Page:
The world's richest woman dies

Liliane Bettencourt

Liliane Bettencourt, the world's richest woman, has died, her family said Thursday.

Bettencourt, who was 94, was the heiress of the French cosmetics company L'Oreal. She was the daughter of the company's founder, Eugene Schueller.

Both Forbes and the Bloomberg Billionaire Index considered Bettencourt the world's richest woman. Her net worth was estimated at around $44 billion.

The Bettencourt family currently owns 33% of the L'Oreal Group, which is home to brands like Lancome, Garnier and La Roche-Posay.

"We all had a deep admiration for Liliane Bettencourt, who always looked after L'Oreal -- the company and its employees, and was dedicated to its success and development," Jean-Paul Agon, L'Oreal's president, said in a statement.

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Bettencourt joined her father's company at age 15 as an apprentice, and inherited his stake in 1957. She was actively involved in running the cosmetics giant, and served on the company's board until 2012.

She stepped down at the age of 89 and was replaced by her grandson amid a bitter legal dispute with her daughter, who argued Bettencourt was not mentally competent to handle her own affairs.

Born in 1922, Liliane Henriette Charlotte Schueller grew up surrounded by servants and high society. She married French politician Andre Bettencourt in 1950, and the couple's only child, Francoise, was born three years later.

'L'Affaire Bettencourt'

For years, the so-called "Bettencourt Affair" captivated France.

After the death of Andre Bettencourt in 2007, the couple's daughter, Francoise Bettencourt-Meyers, filed a complaint against celebrity photographer Francois-Marie Banier, accusing him of fraudulent exploitation of her mother. He denied the charges.

Banier befriended the elderly heiress, 25 years his senior, and had been by her side for the better part of two decades. During that time, he was estimated to have received more than $1 billion worth of cash, valuable artworks and other assets from her.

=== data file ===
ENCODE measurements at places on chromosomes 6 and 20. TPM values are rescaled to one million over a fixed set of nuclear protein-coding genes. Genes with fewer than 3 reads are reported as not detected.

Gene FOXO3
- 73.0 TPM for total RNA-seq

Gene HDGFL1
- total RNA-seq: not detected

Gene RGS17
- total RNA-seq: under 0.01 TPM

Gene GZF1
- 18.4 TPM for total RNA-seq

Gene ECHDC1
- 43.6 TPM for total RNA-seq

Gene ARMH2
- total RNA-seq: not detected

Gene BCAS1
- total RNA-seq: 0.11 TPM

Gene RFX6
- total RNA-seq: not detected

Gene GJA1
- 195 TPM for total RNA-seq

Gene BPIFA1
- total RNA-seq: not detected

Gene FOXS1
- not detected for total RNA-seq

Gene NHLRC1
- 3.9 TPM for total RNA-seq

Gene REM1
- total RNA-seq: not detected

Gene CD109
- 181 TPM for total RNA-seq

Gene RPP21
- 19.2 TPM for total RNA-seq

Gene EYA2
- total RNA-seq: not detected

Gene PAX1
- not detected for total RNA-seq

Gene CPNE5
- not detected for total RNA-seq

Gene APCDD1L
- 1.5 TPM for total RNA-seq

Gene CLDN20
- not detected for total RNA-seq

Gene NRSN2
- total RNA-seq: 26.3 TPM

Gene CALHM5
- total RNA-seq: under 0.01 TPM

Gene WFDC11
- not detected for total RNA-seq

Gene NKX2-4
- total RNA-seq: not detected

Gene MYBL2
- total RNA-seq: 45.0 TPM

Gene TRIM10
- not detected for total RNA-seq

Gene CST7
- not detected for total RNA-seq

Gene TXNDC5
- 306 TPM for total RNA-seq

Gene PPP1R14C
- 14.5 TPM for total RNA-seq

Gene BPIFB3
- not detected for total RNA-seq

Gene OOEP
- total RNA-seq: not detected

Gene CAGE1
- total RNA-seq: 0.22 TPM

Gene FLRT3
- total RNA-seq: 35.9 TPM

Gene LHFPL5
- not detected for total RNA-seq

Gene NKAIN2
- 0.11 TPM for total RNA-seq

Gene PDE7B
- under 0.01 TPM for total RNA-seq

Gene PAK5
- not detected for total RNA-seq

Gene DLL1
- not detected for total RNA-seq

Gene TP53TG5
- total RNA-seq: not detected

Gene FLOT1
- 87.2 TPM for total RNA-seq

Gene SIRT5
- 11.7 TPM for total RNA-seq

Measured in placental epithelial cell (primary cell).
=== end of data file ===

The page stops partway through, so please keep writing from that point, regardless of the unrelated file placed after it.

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At the height of the scandal, when Bettencourt-Meyers sought legal action to have her mother declared incapable of handling her own affairs, the heiress gave a series of feisty interviews in which she told her daughter to mind her own business.

"My life is my life," she told one French TV station.

Meet 'Madame L'Oreal'

During the drama, she remained active, attending L'Oreal strategy meetings and dining with members of France's political and business elite, according to Arnaud Bizot, a journalist who interviewed her for Paris Match.

He recounted a busy regime of swimming, walking and yoga -- as well as treatments like acupuncture -- that helped keep her sharp.

"When you meet Liliane Bettencourt for the first time, you shake the hand of Madame L'Oreal," he said.

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The scandal also spilled into the political arena, when it emerged that Bettencourt's butler had been secretly recording her conversations, some of them referencing top aides to Nicolas Sarkozy, who was the French president at the time.

Prosecutors launched an investigation into whether Sarkozy accepted illegal campaign contributions from Bettencourt, but later dropped it for lack of evidence.

Banier was eventually found guilty of exploiting Bettencourt and ended up receiving a suspended prison sentence.

-- Jethro Mullen contributed to this report.

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